I have never left a movie, no matter how bad, although some dates of mine have. Pro tip: Never take a date with a lot of "female troubles" to go see an arthouse run of Dead Ringers. When they get to the scenes with the gynecological instruments for mutant women, your date will exit fast enough that you might expect her to throw off Cherenkov radiation. Never take someone who has daddy issues to The Stepfather.

I made it through Freddie Got Fingered. Roughly eighty percent of the moviegoers left the theater in three distinct waves. Those of us left were selected for an assortative mating process that, combined with fast-grow clone tanks and icepick lobotomies, generated the test audiences for Gigli. Strong genes, dim thoughts.

It's much more fun to heckle a film that is going badly. The audience reaciton to the recent remake of The Time Machine surprised me. Towards the end came a sound I had never heard before: the remaining theater-goers were actually hissing at the screen like angry cockroaches, which transformed into another surprise: loud, dialogue-drowning boos when Jeremy Irons, clad in a long white wig, leather, and cataract-filmed eyes, tottered away from ever getting an Oscar again and onto the screen. I yelled, "I think it's Marilyn Manson's grandpa!" and the film suddenly became more tolerable.

My sole confession is to turning off a DVD early. It was one of those "six horror movies for six bucks" deals I often pick up at Best Buy. The films are almost invariably shot in miniDV by people who don't know what a fill light is and the script consists of a thrice-photocopied fistful of cocktail napkins, with "IMPROVISE!" written atop in red marker. Still, I trudge through them for some level of entertainment, even if only to make fun of it. At Barely Legal Lesbian Vampires, though, I had to just turn it off. Subtitled The Curse of Ed Wood, not even the venerable, enthusiastic Wood could have approved of this turkey.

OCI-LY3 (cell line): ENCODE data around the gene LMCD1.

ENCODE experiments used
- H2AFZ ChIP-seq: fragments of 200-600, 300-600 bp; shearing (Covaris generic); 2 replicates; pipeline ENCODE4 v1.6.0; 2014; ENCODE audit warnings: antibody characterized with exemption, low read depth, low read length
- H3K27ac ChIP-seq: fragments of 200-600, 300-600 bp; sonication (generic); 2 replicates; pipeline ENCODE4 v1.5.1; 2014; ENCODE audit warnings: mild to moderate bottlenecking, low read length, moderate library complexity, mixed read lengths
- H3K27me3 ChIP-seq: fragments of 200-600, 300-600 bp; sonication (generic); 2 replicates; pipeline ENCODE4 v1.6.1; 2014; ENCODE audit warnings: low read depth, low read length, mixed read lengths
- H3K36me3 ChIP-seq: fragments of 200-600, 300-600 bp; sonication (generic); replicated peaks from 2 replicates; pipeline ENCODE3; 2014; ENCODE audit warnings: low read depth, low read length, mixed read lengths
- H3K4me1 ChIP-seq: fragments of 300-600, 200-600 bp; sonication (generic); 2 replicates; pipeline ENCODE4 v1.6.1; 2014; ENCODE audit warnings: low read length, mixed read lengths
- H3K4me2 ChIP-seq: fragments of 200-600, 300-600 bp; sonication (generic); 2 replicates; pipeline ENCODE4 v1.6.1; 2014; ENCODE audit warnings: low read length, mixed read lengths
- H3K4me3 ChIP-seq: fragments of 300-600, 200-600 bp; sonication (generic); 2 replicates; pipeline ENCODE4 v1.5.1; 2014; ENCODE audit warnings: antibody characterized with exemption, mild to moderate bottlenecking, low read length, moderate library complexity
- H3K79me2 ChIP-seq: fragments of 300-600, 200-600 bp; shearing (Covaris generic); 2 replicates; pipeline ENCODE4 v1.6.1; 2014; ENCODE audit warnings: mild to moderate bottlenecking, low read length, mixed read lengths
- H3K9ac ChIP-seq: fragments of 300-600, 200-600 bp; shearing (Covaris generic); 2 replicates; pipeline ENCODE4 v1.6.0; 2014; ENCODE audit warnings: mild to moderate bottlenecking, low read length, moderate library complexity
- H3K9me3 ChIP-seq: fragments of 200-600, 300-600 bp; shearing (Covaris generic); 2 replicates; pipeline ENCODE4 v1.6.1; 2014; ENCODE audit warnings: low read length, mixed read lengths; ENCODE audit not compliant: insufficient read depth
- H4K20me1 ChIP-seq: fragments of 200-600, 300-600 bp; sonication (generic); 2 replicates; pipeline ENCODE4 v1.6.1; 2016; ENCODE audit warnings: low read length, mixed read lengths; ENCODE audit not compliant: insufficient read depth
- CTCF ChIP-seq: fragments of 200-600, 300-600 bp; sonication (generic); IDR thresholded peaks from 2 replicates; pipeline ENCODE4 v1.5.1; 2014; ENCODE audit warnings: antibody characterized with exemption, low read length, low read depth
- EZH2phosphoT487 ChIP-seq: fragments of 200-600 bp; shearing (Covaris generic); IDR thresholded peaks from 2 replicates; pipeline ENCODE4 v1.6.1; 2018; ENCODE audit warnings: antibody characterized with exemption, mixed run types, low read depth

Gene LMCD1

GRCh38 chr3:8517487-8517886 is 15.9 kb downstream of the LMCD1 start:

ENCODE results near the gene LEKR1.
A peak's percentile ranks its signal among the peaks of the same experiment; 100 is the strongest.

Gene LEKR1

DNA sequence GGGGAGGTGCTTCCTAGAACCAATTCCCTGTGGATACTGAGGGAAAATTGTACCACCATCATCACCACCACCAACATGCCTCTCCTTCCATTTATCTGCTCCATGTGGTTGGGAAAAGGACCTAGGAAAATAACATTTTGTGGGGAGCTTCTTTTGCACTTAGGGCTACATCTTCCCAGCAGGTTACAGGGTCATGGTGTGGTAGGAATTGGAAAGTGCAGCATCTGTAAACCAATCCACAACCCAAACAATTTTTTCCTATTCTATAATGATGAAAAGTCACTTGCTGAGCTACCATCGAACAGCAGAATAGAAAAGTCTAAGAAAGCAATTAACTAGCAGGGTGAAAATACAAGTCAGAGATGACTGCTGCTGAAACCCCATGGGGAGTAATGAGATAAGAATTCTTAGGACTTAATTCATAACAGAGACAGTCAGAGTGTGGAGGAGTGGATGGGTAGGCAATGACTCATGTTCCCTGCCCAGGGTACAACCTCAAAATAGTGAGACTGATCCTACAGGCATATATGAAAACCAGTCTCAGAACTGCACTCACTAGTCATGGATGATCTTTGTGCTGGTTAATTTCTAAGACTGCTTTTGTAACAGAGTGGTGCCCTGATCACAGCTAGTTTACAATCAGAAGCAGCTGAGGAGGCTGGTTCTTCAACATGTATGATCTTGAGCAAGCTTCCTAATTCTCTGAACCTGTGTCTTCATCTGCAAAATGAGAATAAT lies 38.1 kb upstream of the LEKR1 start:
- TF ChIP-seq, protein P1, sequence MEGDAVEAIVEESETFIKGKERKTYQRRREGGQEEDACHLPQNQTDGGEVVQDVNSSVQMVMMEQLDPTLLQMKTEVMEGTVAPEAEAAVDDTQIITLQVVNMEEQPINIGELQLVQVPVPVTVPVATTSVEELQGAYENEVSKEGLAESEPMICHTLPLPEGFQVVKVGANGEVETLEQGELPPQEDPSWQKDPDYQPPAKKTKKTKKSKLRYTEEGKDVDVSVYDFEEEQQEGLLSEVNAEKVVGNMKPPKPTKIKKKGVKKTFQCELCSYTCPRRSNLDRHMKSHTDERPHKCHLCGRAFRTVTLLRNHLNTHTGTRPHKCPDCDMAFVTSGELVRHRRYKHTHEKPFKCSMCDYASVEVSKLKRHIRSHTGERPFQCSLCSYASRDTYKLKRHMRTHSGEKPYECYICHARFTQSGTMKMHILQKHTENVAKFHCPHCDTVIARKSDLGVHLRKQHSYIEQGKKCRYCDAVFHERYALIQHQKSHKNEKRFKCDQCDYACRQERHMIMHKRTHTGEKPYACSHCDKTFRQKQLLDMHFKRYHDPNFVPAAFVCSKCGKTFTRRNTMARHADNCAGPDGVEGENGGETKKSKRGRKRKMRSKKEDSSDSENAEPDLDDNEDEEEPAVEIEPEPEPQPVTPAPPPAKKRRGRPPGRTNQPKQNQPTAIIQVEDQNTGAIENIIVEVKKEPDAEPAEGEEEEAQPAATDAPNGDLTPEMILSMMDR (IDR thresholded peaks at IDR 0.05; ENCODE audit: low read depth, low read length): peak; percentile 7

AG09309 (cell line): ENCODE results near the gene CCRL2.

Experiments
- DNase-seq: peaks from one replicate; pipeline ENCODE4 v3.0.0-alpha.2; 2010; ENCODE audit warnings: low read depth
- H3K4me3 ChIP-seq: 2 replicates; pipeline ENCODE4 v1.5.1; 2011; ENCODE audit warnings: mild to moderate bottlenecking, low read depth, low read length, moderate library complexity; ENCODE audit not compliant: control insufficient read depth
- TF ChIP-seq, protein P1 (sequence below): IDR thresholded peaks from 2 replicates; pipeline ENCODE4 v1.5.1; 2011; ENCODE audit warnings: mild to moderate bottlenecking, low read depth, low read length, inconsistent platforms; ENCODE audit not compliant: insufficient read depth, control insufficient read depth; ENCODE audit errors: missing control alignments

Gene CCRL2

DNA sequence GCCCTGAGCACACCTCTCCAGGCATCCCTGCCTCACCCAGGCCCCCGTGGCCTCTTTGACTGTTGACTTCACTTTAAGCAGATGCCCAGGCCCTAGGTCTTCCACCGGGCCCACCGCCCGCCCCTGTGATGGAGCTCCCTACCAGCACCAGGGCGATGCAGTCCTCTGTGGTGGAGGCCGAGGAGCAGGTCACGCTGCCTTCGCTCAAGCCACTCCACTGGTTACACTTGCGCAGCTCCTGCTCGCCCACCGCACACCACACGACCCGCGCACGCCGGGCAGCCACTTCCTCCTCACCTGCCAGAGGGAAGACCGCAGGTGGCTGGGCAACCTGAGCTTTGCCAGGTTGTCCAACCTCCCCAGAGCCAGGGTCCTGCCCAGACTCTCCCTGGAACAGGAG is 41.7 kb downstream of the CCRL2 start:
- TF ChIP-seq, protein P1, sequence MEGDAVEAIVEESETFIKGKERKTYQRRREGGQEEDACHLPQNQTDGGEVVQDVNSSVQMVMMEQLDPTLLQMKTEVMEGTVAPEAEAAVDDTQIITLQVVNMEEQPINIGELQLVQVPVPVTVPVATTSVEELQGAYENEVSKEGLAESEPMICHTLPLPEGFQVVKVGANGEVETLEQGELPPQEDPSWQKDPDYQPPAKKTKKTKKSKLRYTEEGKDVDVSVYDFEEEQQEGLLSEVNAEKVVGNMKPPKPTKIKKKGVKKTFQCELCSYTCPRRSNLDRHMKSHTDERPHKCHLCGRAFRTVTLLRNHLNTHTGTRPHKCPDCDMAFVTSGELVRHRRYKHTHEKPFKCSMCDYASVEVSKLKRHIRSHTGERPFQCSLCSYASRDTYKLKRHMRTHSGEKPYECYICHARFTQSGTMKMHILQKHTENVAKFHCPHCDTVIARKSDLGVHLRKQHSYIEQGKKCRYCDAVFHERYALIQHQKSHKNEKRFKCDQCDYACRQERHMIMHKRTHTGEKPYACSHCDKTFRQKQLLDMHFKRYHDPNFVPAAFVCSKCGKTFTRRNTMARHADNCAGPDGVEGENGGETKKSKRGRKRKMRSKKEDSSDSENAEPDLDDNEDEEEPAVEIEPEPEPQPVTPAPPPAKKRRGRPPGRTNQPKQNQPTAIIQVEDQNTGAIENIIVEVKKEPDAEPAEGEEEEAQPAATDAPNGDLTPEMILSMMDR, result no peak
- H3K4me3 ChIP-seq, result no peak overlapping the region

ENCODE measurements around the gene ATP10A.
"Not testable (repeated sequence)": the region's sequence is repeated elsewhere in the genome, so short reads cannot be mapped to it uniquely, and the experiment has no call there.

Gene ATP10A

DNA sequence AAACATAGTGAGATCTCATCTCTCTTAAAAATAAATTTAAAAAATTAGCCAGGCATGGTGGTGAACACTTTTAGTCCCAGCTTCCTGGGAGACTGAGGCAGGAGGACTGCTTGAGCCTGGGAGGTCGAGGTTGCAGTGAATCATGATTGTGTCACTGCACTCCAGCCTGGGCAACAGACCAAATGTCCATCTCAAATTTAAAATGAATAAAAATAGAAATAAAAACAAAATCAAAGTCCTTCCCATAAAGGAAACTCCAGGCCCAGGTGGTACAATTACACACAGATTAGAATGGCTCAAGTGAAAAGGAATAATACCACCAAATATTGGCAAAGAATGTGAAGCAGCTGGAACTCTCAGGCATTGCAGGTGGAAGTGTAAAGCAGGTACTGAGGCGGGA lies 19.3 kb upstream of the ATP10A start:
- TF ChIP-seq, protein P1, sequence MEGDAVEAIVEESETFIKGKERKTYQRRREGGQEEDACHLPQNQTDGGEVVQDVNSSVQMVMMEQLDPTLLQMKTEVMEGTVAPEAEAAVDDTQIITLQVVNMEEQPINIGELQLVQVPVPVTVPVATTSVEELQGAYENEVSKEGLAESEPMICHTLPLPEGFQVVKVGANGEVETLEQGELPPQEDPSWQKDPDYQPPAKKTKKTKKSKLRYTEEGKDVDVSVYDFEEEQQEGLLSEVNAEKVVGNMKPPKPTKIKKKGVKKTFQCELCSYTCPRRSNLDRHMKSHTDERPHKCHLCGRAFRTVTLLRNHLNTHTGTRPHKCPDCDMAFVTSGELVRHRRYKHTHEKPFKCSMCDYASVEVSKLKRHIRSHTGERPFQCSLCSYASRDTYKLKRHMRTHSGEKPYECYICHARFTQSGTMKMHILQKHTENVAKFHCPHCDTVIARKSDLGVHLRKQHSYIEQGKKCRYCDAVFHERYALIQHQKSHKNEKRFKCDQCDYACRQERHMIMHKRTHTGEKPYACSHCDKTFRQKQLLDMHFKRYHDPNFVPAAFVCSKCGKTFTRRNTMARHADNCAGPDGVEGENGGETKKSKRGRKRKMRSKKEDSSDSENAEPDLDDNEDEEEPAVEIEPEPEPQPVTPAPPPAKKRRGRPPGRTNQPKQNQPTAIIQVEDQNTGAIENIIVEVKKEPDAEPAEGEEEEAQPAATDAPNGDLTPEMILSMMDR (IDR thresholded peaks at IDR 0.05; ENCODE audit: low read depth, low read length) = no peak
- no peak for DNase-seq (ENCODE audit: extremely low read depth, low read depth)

posted by adipocere at 6:10 AM on July 6, 2007 [2 favorites]


Wow, you walked out of fucking Wings of Desire? Where's your soul, damn it?
posted by ghastlyfop at 6:15 AM on July 6, 2007 [2 favorites]


I walked out of Swordfish. I think that may truly be the most crap film ever made.

Thing is, now i want to see Dancer in the Dark to see what the big deal is.
posted by Windigo at 6:16 AM on July 6, 2007


I desperately wish I'd walked out of The Matrix Reloaded. I thought (and think) The Matrix was the most overrated film of the last ten years, but I don't HATE it, exactly. So when a friend who loved it -- Matrix screensaver, frequent Matrix quotes inserted into otherwise normal conversation, etc. -- asked me to see the sequel with her, I figured sure, whatever...how bad could it be?

Oh God. Oh GOD.

And I couldn't leave, because I knew she'd not just be pissed, but crushed...she certainly wasn't about to leave, it was something she'd waited to see for months, so it would have been like flipping her off and stalking out. So I sat there. And time stretched. And stretched. And stretched.

(As it turns out, of course, she told me in the parking lot afterward that she would have followed me out had I walked -- like any sane person would, she hated it, too.)
posted by kittens for breakfast at 6:30 AM on July 6, 2007 [2 favorites]